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Thursday, May 19, 2022

A $104B Fall

Reported by Neil Anderson, Managing Editor

Industry inflows evaporated last month, and none of the titans were immune. Even index funds took a big flows hit.

This article draws from Morningstar Direct data for April 2022 mutual fund and ETF flows, excluding money-market funds and funds of funds. (Other asset management prodcuts, like collective trusts and SMAs, are also not included.***) More specifically, this article focuses on the eight firms with more than $500 billion each in long-term fund and ETF AUM (down from nine in March 2022).

Jumbo fund firms had $16.346 trillion in long-term fund AUM as of April 30, 2022, and they accounted for 66.49 percent of overall industry long-term AUM. That compares with $18.145 trillion and 68.57 percent on March 31, 2022.

None of those jumbo firms brought in net inflows in April 2022, down from five in March.

Vanguard led the jumbo fund firm pack in the first four months of 2022, thanks to an estimated $43.976 billion in net inflows year-to-date as of April 30. Other big YTD inflows winners included: Fidelity, $21.871 billion; and BlackRock (including iShares), $21.867 billion.

On the flip side, BlackRock led the jumbo fund firm outflows pack last month, thanks to an estimated $12.123 billion in net April 2022 outflows, down month-over-month from $24.331 billion in March 2022 inflows and down year-over-year from $19.534 billion in April 2021 inflows. Other big April 2022 outflows sufferers included: SSGA, $11.151 billion (down M/M from $16.704 billion in net inflows, down Y/Y from $7.015 billion in net inflows); and Vanguard, $7.582 billion (down M/M from $13.29 billion in net inflows, down Y/Y from $44.494 billion in net inflows).

T. Rowe Price led the jumbo fund firm outflows pack after the first four months of 2022, thanks to an estimated $14.954 billion in net YTD outflows. The only other jumbo outflows sufferers were: Capital Group's American Funds, $1.374 billion; and SSGA, $539 million.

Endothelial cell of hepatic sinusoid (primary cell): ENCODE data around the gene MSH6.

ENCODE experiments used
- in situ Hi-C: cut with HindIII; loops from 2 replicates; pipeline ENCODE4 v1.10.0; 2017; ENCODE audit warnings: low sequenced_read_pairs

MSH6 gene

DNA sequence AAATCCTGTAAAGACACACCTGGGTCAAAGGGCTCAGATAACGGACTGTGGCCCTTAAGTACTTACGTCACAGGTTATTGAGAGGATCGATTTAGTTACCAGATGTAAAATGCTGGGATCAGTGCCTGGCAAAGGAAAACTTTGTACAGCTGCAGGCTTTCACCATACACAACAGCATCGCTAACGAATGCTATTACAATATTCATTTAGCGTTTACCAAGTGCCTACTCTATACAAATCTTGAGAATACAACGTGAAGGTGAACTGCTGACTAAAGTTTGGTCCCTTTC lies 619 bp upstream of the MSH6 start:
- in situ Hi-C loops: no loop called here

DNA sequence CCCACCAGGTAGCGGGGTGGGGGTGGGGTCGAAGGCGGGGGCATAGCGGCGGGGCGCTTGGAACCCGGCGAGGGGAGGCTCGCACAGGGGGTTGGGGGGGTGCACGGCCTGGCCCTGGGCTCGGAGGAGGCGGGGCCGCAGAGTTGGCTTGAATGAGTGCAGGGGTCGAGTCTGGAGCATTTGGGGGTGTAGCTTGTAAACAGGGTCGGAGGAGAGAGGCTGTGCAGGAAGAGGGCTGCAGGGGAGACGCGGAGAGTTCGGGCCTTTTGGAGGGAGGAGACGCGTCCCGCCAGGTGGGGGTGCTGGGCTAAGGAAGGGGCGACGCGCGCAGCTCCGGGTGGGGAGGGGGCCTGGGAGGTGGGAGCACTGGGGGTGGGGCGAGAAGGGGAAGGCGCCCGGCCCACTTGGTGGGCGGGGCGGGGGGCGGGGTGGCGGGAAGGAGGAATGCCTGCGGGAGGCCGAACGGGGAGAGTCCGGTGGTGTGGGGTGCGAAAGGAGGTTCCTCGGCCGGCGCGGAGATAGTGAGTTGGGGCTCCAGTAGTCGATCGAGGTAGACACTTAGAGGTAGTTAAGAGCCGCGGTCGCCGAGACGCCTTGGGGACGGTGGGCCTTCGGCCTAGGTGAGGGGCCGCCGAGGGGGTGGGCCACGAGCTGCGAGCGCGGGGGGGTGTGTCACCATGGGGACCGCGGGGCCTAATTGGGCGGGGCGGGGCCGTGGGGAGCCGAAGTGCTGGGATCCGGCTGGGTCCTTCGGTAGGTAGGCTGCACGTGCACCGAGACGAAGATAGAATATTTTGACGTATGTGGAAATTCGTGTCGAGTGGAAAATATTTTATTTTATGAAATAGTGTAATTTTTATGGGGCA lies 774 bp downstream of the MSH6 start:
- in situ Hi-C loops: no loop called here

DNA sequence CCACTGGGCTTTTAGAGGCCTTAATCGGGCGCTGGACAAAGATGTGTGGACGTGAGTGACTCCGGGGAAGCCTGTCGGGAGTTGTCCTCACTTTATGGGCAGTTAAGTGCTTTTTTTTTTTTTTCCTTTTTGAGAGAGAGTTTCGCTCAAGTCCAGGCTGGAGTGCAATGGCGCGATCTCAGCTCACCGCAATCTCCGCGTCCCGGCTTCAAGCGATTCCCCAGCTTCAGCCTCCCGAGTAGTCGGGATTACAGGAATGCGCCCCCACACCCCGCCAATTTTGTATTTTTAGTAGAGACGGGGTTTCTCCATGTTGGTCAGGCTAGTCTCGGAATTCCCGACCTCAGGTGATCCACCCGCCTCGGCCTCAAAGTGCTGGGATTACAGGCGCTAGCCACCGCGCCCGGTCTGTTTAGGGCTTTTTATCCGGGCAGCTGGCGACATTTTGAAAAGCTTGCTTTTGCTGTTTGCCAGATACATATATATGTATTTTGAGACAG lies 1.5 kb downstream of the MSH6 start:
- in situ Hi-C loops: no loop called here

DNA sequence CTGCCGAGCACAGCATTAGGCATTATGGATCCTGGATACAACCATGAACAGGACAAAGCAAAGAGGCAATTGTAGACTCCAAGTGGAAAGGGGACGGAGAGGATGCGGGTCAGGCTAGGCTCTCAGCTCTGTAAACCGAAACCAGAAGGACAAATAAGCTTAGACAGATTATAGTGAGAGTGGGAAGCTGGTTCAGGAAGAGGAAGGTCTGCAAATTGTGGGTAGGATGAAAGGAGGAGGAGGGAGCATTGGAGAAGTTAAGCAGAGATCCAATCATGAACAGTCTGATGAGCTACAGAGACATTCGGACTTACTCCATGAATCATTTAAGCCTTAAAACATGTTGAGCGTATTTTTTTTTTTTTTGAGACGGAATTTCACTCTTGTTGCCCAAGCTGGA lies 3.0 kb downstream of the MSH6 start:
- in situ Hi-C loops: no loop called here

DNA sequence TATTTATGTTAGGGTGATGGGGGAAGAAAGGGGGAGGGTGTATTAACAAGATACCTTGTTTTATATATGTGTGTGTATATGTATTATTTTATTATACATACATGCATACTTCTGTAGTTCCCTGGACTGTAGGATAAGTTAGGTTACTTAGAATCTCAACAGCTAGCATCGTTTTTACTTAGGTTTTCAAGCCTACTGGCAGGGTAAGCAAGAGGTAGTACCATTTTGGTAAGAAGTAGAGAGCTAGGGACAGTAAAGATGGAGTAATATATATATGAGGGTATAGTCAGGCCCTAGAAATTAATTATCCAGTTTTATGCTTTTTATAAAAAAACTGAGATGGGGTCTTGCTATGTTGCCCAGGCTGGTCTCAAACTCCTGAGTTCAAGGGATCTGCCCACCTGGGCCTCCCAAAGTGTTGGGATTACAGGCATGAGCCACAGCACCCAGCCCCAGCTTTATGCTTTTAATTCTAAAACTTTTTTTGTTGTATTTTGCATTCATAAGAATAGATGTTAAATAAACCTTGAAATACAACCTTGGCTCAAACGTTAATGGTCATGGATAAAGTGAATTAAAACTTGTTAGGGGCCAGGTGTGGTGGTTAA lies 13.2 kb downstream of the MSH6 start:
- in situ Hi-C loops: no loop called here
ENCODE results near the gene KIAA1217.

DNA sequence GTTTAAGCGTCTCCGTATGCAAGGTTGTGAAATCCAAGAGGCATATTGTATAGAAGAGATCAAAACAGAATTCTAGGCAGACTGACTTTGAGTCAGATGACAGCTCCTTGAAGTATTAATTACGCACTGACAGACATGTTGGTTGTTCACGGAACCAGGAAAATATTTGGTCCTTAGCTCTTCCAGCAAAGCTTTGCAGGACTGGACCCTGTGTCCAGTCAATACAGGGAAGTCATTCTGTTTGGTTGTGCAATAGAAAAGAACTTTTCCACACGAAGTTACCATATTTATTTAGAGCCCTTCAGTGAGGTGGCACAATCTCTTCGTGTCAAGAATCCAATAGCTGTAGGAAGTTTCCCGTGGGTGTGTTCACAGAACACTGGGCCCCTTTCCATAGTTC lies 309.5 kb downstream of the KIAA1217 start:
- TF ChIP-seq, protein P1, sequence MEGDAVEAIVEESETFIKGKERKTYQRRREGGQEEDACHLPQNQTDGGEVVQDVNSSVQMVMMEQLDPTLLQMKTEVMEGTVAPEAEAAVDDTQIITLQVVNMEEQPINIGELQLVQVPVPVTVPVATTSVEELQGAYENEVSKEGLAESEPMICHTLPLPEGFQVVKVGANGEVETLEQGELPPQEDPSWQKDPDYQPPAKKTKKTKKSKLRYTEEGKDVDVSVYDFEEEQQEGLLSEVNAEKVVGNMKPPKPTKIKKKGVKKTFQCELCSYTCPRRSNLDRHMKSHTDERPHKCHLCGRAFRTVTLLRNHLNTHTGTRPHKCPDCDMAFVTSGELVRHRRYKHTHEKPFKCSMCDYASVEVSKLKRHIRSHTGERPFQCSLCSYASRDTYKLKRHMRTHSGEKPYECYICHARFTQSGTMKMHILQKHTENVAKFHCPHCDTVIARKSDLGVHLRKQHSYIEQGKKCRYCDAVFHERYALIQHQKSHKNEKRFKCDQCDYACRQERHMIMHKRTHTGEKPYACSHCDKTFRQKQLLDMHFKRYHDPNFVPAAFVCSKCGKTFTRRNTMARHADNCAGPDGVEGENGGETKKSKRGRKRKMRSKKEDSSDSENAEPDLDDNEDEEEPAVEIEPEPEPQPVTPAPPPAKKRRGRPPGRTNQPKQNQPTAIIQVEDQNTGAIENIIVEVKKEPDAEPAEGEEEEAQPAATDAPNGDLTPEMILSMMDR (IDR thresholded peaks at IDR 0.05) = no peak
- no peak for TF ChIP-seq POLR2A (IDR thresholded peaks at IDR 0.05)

As a group, the eight largest fund firms suffered an estimated $44.067 billion in net April 2022 outflows, equivalent to 0.27 percent of their combined AUM and accounting for 49.39 percent of overall industry outflows. That's down M/M from $62.629 billion in March 2022 inflows, equivalent to 0.35 percent of their AUM and accounting for 204.32 percent of industry inflows.

After the first four months of 2022, jumbo fund firms had brought in $77.74 billion in net YTD inflows, equivalent to 0.48 percent of their combined AUM.

Across the entire industry, the 796 firms tracked by the M* team (up M/M from 791 and up Y/Y from 760) suffered an estimated $89.224 billion in net April 2022 outflows, equivlalent to 0.36 percent of the industry's $24.585 trillion in long-term fund AUM . (320 firms brought in net inflows.) That's down M/M from $30.653 billion in net March 2022 inflows, equivalent to 0.12 percent of industry AUM of $26.461 trillion, and down Y/Y from $125.673 billion in net April 2021 inflows, equivalent to 0.49 percent of industry AUM of $25.801 trillion.

Active funds suffered an estimated $86.386 billion in net April 2022 outflows, up M/M from $70.411 billion but down Y/Y from $31.465 billion in net inflows. Passive funds suffered an estimated $2.838 billion in net April 2022 outflows, down M/M from $101.064 billion in net inflows and down Y/Y from $94.208 billion in net inflows.

After the first four months of 2022, the industry had suffered $2.676 billion in net YTD outflows, equivalent to 0.01 percent of industry long-term AUM. 410 firms have brought in net inflows YTD.

***This caveat is particularly important for jumbo fund firms, many of which are big players in the 401(k) business, where collective investment trusts (CITs) are a commonly used alternative to traditional mutual funds. For example, as the T. Rowe team revealed last week, in April 2022 their clients transferred about $1.7 billion out of T. Rowe mutual funds and into other T. Rowe products like CITs and SMAs. And T. Rowe is a big retirement plan provider and DC I-O asset manager, especially in the target-date fund (TDF) space. 

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